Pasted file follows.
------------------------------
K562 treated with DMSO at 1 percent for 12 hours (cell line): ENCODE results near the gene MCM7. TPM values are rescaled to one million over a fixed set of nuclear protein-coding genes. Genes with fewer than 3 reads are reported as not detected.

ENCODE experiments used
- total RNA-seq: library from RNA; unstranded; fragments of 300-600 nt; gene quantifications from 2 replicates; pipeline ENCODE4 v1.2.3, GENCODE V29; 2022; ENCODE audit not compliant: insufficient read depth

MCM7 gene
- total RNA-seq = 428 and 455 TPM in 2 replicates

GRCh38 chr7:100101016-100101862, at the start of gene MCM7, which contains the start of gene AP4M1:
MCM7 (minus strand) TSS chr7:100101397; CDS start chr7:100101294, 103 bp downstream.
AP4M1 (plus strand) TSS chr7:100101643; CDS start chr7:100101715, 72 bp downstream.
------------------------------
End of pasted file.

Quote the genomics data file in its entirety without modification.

K562 treated with DMSO at 1 percent for 12 hours (cell line): ENCODE results near the gene MCM7. TPM values are rescaled to one million over a fixed set of nuclear protein-coding genes. Genes with fewer than 3 reads are reported as not detected.

ENCODE experiments used
- total RNA-seq: library from RNA; unstranded; fragments of 300-600 nt; gene quantifications from 2 replicates; pipeline ENCODE4 v1.2.3, GENCODE V29; 2022; ENCODE audit not compliant: insufficient read depth

MCM7 gene
- total RNA-seq = 428 and 455 TPM in 2 replicates

GRCh38 chr7:100101016-100101862, at the start of gene MCM7, which contains the start of gene AP4M1:
MCM7 (minus strand) TSS chr7:100101397; CDS start chr7:100101294, 103 bp downstream.
AP4M1 (plus strand) TSS chr7:100101643; CDS start chr7:100101715, 72 bp downstream.